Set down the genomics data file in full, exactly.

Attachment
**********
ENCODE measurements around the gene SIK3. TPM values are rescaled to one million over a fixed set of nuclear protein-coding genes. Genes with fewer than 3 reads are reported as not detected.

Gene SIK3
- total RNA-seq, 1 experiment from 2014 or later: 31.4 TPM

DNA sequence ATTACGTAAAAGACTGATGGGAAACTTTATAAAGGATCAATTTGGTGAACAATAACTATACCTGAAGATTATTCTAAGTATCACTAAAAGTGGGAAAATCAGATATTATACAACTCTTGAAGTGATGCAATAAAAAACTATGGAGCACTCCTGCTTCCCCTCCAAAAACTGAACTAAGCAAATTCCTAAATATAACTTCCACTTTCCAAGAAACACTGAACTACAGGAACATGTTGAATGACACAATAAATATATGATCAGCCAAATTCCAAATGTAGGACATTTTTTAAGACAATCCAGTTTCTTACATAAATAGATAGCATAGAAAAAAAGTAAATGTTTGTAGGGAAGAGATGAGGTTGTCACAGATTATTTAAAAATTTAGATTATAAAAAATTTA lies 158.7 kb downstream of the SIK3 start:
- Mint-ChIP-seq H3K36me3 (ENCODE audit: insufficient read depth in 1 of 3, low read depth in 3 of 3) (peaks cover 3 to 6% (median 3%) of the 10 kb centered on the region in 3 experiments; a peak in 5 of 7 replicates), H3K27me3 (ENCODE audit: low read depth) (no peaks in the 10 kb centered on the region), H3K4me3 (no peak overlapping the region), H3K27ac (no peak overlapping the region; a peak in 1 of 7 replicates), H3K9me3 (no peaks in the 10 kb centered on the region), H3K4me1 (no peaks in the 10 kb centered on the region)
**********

ENCODE measurements around the gene SIK3. TPM values are rescaled to one million over a fixed set of nuclear protein-coding genes. Genes with fewer than 3 reads are reported as not detected.

Gene SIK3
- total RNA-seq, 1 experiment from 2014 or later: 31.4 TPM

DNA sequence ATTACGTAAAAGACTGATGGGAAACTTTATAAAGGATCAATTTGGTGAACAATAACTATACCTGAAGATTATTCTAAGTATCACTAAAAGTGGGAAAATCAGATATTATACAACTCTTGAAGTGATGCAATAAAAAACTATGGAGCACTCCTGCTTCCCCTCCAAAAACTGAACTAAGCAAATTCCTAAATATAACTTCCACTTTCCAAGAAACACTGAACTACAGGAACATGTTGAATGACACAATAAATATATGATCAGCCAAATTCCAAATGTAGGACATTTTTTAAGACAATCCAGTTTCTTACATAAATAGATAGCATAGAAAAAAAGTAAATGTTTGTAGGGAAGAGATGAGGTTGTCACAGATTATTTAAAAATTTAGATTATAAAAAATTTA lies 158.7 kb downstream of the SIK3 start:
- Mint-ChIP-seq H3K36me3 (ENCODE audit: insufficient read depth in 1 of 3, low read depth in 3 of 3) (peaks cover 3 to 6% (median 3%) of the 10 kb centered on the region in 3 experiments; a peak in 5 of 7 replicates), H3K27me3 (ENCODE audit: low read depth) (no peaks in the 10 kb centered on the region), H3K4me3 (no peak overlapping the region), H3K27ac (no peak overlapping the region; a peak in 1 of 7 replicates), H3K9me3 (no peaks in the 10 kb centered on the region), H3K4me1 (no peaks in the 10 kb centered on the region)